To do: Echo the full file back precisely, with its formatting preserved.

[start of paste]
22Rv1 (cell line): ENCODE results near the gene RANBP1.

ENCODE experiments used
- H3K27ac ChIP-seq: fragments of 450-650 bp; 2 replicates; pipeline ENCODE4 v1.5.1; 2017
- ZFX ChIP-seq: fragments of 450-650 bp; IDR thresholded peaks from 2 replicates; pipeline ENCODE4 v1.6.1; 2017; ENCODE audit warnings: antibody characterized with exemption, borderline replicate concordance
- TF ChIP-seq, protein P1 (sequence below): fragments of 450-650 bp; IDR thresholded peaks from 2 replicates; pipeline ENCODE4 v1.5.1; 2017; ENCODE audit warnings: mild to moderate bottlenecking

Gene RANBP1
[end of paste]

22Rv1 (cell line): ENCODE results near the gene RANBP1.

ENCODE experiments used
- H3K27ac ChIP-seq: fragments of 450-650 bp; 2 replicates; pipeline ENCODE4 v1.5.1; 2017
- ZFX ChIP-seq: fragments of 450-650 bp; IDR thresholded peaks from 2 replicates; pipeline ENCODE4 v1.6.1; 2017; ENCODE audit warnings: antibody characterized with exemption, borderline replicate concordance
- TF ChIP-seq, protein P1 (sequence below): fragments of 450-650 bp; IDR thresholded peaks from 2 replicates; pipeline ENCODE4 v1.5.1; 2017; ENCODE audit warnings: mild to moderate bottlenecking

Gene RANBP1